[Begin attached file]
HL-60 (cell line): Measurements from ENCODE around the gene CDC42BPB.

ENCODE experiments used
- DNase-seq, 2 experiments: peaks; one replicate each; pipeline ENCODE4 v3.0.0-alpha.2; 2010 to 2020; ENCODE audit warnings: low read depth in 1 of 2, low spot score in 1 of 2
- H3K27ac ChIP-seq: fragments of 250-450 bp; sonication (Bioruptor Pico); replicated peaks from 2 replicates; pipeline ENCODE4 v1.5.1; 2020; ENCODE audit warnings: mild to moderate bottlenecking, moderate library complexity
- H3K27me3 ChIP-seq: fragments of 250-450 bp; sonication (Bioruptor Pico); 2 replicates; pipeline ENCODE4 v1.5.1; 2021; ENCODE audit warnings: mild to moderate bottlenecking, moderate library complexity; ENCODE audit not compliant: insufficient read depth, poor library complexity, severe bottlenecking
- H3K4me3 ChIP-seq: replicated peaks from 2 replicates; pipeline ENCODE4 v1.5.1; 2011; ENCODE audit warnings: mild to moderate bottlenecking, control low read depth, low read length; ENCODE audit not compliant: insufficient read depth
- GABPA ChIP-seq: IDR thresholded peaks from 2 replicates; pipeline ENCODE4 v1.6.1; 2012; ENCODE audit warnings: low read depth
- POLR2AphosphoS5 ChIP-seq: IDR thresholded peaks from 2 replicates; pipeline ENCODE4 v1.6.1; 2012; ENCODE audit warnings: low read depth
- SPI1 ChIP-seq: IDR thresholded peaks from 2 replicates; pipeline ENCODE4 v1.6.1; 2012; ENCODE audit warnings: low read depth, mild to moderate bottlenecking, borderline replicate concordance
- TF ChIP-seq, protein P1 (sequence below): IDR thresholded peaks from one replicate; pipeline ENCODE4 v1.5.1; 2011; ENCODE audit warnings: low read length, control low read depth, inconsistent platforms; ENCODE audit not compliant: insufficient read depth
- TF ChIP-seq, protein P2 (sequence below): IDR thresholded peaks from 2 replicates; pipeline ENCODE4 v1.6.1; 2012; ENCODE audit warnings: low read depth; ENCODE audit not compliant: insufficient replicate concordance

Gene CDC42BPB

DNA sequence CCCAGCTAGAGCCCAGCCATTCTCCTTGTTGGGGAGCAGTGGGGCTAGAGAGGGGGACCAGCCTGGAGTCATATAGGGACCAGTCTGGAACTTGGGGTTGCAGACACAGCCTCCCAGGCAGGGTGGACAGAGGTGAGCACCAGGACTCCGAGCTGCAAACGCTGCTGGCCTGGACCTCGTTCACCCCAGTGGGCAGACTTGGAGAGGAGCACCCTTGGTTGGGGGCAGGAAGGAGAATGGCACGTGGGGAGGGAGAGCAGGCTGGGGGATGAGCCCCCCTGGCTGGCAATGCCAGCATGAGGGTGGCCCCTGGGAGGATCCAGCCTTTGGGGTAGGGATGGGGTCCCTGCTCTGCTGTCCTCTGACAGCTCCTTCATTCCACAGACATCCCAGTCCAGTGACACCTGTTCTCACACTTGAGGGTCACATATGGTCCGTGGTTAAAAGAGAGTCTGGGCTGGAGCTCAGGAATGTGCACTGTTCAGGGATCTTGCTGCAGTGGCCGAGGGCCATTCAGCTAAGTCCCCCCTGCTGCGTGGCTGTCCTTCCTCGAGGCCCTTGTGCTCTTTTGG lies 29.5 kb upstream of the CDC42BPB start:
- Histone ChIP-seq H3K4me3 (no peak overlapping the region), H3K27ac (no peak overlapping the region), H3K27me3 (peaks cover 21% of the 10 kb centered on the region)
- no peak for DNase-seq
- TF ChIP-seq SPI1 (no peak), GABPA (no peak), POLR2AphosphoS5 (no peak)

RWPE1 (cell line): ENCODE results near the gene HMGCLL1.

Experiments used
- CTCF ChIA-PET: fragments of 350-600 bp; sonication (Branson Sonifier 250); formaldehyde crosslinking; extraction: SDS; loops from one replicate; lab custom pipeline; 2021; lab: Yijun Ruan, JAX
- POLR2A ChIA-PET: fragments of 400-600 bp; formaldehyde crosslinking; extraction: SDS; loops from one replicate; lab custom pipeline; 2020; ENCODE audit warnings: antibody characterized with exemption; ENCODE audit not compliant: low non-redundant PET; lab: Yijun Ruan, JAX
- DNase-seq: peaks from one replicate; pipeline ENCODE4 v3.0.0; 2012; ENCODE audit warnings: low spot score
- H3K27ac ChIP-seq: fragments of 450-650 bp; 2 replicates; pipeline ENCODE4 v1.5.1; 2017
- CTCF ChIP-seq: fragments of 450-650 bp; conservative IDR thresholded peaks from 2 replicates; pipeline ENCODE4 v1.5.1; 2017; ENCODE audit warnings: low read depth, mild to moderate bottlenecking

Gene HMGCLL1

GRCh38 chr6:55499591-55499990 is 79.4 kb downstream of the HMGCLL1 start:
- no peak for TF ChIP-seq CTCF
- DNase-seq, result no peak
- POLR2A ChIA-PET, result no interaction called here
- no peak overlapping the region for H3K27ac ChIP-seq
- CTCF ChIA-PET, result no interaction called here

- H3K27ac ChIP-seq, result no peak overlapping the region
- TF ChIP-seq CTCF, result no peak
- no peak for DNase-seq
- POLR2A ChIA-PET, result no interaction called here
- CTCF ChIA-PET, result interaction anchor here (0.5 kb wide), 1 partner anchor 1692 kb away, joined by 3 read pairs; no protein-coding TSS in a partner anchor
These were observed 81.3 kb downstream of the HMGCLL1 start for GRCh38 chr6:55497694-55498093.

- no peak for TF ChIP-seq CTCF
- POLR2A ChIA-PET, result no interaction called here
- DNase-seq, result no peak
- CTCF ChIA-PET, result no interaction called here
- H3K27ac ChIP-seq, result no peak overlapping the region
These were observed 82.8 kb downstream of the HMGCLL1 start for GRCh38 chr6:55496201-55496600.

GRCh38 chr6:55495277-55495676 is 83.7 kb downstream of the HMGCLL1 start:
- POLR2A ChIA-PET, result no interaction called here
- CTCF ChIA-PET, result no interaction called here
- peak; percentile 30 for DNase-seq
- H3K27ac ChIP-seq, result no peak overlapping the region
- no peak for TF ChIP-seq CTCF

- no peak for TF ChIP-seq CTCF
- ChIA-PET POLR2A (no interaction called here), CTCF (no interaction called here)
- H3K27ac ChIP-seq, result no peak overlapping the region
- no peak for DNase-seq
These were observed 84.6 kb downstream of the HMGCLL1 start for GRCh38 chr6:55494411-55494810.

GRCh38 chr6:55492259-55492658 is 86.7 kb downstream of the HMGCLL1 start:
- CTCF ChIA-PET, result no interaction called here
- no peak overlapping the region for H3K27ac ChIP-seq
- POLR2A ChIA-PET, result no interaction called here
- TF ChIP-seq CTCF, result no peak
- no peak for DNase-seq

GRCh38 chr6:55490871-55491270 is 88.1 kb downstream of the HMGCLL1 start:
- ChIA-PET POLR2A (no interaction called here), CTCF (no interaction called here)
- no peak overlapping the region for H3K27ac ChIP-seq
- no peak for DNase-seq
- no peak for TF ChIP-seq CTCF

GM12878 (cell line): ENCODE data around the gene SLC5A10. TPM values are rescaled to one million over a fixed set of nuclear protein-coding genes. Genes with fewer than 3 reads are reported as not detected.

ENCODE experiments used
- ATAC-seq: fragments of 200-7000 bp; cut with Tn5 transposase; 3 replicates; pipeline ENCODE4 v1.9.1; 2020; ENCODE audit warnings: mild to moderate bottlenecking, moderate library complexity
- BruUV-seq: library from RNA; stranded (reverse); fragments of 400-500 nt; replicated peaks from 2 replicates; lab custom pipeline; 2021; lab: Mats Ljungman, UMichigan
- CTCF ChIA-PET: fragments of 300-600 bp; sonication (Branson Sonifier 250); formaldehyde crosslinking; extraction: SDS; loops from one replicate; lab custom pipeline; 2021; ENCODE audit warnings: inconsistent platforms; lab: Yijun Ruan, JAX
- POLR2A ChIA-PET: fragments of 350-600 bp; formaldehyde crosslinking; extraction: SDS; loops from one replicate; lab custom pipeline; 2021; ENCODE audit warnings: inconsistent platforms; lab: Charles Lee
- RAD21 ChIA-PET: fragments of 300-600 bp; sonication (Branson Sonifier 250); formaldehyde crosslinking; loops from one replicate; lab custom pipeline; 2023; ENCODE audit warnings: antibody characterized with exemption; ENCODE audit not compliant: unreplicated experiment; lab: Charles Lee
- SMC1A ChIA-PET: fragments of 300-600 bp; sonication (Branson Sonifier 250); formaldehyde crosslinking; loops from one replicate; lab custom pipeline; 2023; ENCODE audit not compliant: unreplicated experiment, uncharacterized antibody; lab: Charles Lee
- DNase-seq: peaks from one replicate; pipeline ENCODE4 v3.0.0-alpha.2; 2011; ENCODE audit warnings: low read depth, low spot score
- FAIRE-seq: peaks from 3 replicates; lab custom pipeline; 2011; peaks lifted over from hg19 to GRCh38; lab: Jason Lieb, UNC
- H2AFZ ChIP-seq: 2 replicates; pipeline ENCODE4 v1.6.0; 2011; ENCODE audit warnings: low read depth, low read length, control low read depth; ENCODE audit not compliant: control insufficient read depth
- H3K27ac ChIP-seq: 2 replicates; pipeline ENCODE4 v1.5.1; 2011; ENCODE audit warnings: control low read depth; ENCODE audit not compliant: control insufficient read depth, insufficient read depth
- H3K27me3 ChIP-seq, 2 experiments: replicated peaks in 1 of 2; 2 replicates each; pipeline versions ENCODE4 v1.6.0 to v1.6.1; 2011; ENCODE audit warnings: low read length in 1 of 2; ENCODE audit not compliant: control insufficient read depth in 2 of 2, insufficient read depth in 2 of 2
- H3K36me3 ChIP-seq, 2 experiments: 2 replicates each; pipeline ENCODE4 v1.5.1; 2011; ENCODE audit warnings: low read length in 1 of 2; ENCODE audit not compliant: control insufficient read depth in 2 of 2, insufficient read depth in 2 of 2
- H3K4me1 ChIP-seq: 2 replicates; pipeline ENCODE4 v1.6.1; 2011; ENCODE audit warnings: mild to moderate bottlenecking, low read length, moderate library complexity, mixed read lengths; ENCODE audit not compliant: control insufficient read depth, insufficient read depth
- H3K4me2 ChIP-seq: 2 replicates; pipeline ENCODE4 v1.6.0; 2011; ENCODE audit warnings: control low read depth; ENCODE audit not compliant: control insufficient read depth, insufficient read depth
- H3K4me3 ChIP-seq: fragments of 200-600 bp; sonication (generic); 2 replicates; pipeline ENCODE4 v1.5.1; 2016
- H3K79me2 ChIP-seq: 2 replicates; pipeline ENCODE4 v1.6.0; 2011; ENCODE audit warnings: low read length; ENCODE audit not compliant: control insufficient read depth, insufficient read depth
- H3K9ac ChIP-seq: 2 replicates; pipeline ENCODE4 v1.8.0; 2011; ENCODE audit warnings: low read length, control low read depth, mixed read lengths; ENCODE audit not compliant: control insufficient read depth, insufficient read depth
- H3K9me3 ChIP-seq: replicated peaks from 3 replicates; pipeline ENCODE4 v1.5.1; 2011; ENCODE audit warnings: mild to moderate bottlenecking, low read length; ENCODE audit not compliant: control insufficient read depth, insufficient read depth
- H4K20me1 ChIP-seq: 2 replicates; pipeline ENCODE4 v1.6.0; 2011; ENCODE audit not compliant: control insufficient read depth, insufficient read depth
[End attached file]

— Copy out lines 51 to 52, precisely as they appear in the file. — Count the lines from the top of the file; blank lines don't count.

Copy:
- H3K27ac ChIP-seq, result no peak overlapping the region
- no peak for DNase-seq